Making Raw Cat Food for Do-It-Yourselfers
Last Updated on Saturday, June 21, 2014 07:36 PM
Published on Friday, May 08, 2009 11:55 AM
Written by Margaret Gates
Making your own ground raw cat food at home gives you the most control over what goes into your cat's food, allowing you to select the meats and supplements you use. It is also the most economical way to feed a raw diet. It takes a little time and some equipment, but it's worth it.
Depending on your available freezer space and the number of cats you are preparing food for, you should only have to make food every two to four weeks. Once you do it a few times, you'll realize how easy it is. If you're organized, you can easily make 15 pounds of food in about an hour and a half, including clean-up. Following is an overview of what equipment you'll need to get started, what meats and supplements you’ll need, a recipe to follow, average costs and some helpful tips.
- Grinder. You will need a grinder that can handle bones. I currently use a Waring Pro Professional Meat Grinder. It can handle chicken thigh bones with no problem, but can't handle drumsticks. It can do turkey wing bones and some of the smaller bones from the frame. I use the grinding disk with approximately 1/8" holes. Other people I know use the Tasin TS108 with great results. You can get the Tasin from the One Stop Jerky Shop, which has great customer service. They won't void the warranty because you're grinding bone as some manufacturers will. Both Tasin and American Eagle make larger (and pricier) models also. You can also use the meat grinding attachment on a Cuisinart mixer. But, it can't handle bones that are very big, meaning you may have to smash them up first, and that's pretty messy. If you don't already have the meat grinding attachment, I would recommend putting your money towards a stand-alone grinder as the attachment is pricey.
- A very sharp knife. Keep your knife sharp! You are more likely to cut yourself with a dull blade than a sharp one.
- Poultry shears.
- Meat cleaver. You may not need this if you are starting with parts, but it's a must if you are working from a whole carcass.
- Set of mixing bowls, preferably stainless steel. You'll need at least three: a small one to mix the eggs and supplements, a medium one to use under the grinder outlet and a large one that's at least 8 quarts, for mixing it all up.
- Plastic or glass freezable containers and labels.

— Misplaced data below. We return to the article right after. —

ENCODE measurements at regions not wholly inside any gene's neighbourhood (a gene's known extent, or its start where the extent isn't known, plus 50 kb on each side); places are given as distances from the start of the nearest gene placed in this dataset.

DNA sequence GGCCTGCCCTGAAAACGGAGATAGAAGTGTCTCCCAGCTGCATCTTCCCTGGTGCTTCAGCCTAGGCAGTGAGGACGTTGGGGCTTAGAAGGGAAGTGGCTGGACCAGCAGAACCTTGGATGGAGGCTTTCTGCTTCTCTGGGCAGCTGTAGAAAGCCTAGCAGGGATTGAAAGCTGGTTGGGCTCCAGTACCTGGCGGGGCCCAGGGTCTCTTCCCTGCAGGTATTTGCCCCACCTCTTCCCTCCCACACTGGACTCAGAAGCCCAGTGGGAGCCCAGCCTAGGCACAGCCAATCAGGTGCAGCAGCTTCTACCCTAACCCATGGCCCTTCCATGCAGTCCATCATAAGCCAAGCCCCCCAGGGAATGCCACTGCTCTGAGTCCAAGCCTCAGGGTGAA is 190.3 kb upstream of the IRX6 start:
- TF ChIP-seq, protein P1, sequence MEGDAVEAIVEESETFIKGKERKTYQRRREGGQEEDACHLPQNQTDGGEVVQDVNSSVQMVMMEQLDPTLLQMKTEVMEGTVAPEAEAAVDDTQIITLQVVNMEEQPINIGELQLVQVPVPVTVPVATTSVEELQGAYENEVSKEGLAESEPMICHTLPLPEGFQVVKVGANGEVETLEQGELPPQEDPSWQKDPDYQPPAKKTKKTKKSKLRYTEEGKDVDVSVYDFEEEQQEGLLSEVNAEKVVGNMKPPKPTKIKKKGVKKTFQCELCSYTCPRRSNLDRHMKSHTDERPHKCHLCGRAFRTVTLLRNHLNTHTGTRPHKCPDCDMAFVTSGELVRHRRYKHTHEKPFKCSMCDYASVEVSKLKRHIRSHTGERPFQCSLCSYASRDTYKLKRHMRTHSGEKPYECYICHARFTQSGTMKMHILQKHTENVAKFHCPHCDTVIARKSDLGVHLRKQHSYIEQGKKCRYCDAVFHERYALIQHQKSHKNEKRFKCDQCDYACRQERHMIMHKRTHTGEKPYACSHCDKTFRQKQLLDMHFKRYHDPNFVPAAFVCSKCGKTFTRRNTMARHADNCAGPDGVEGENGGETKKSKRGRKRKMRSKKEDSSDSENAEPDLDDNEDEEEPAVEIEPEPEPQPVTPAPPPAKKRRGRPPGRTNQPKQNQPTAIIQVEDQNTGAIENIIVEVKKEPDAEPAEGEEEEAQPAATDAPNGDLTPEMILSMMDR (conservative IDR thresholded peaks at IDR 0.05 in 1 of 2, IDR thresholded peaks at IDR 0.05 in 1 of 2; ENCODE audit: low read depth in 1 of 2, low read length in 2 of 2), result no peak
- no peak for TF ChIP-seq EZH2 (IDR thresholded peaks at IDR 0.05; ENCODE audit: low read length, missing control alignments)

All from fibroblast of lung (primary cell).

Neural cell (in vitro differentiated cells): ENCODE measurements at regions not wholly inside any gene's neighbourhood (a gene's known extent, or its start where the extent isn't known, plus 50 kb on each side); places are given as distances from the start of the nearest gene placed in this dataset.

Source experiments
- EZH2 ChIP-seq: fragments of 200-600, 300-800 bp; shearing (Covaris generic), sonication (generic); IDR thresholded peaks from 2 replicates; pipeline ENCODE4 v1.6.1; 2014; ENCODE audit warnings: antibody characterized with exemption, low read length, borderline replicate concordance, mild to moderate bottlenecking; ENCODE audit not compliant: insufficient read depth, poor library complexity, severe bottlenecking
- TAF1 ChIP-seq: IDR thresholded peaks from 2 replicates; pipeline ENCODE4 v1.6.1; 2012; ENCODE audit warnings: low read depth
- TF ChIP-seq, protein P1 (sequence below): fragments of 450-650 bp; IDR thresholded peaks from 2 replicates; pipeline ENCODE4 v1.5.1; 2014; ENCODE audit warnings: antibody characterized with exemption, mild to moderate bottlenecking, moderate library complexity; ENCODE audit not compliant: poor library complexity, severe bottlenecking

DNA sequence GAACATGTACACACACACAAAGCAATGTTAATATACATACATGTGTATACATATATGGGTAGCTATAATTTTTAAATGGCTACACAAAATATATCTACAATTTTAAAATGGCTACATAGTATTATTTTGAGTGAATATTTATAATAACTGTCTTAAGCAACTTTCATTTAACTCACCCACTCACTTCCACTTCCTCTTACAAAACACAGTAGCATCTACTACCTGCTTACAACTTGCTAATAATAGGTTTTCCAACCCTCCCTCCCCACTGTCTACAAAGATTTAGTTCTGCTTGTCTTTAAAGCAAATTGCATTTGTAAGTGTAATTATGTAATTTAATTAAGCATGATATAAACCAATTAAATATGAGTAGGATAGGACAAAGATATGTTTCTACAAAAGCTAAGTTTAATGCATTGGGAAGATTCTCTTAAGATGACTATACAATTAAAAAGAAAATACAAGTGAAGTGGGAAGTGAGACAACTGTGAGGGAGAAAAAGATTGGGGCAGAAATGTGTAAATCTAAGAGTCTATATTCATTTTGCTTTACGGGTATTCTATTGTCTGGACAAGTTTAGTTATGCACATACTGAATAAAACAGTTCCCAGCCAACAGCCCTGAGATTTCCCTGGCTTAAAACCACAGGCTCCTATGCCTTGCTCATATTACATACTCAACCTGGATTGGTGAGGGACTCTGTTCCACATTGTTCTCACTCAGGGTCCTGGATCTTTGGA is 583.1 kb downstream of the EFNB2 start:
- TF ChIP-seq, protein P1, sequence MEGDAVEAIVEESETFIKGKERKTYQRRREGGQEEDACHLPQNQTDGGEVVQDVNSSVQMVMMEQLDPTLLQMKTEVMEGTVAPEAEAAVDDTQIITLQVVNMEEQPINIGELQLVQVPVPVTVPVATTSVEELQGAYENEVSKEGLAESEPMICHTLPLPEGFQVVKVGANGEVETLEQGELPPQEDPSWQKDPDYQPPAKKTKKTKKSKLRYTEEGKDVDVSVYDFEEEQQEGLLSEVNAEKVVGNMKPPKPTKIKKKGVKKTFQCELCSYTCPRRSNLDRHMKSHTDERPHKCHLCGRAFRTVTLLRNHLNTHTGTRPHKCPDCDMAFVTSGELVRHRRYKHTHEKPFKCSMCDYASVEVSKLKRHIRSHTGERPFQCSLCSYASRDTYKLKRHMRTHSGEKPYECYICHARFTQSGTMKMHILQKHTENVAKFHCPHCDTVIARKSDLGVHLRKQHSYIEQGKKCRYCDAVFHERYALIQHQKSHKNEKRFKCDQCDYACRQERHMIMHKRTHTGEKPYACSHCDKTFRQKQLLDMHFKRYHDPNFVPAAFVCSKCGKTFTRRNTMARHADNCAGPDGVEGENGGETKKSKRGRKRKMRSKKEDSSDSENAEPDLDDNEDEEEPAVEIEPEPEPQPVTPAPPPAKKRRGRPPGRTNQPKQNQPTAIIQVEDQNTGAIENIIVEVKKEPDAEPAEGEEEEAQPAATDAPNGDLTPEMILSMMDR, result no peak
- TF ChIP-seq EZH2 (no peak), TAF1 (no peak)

- Ear plugs. Grinders are loud. Or you can use ear buds and listen to music.
- Latex or nitrile gloves.
- Newspaper to cover your work surface. Makes clean up much easier.
- Kitchen scale.
- Large cutting board.
- Freezer space.
Meat and Eggs
Ideally, you want to get meat that is antibiotic and hormone free, and free-range if possible. Get organic meats if you can, but organic is usually a lot more expensive. Try to get the best quality and the freshest meat you can. Cats may refuse meat if it's not fresh.
You definitely want to get liver from a good source since the liver stores toxins. Preferably from a free-range animal, with no hormones or antibiotics used.
The recipe calls for chicken hearts, which can be difficult to source. Hare Today
sells chicken hearts at a very good price. I have also seen them at a local Korean supermarket, so try checking ethnic food stores in your area or ask your butcher if he can get them for you. Try to use the real organs if at all possible; hearts are the major source for taurine
— an absolutely essential amino acid
. It's so much better for your cats to get the real animal parts rather than just the supplement substitute!
If you have ample freezer space you can also try buying in bulk direct from organic or free-range farms or butchers in your area.
Buy free-range eggs, preferably organic, from hens that have not been given antibiotics or hormones.
This is a term I dislike because it makes it sound like these are optional. They are not. These supplements are required. Skipping supplements or letting your recipe "drift" can have serious health consequences for your cat. There are different recipes that call for slightly different supplements, but they cover the same basic needs of the cat. What these supplements make up for is the fact that we aren't feeding cats the whole prey diet they would get in the wild. People have used recipes such as the one below for years without any deficiencies showing up. It is always a good idea to vary the meats you feed, not only for variety for your cat, but also to cover any unknown gaps in the nutrient profile of a particular meat. There may be an as yet unidentified essential micro-nutrient in one kind of meat and not another.
All of these supplements are available from Whole Foods, and most are available at health food stores or online.
Basically, this recipe is the one from Anne Jablonski
with some changes from Dr. Lisa Pierson
. Both of the original recipes are similar, but with a couple of ingredient differences. Here are the supplements you'll need:
- Taurine - Use powdered taurine. I get it in 500 mg capsules, but it also comes loose.
- Wild Salmon Oil or Wild Caught Small Fish Oil — I use the small fish oil. Some cats don't like the taste of salmon oil. Get capsules, not a liquid in a bottle. Once opened, the liquid can go rancid quickly. It's okay to drop the whole capsule into the grinder, the gelatin capsule is edible. This oil replaces the Omega acids that would usually be in the eyes and brains of the animal eaten. Do not use cod liver oil as it can be high in vitamin A which is toxic in large amounts. Be sure the oil you get is from wild caught fish.
- Vitamin E - Get the dry form in capsules.
- Vitamin B Complex - Get capsules.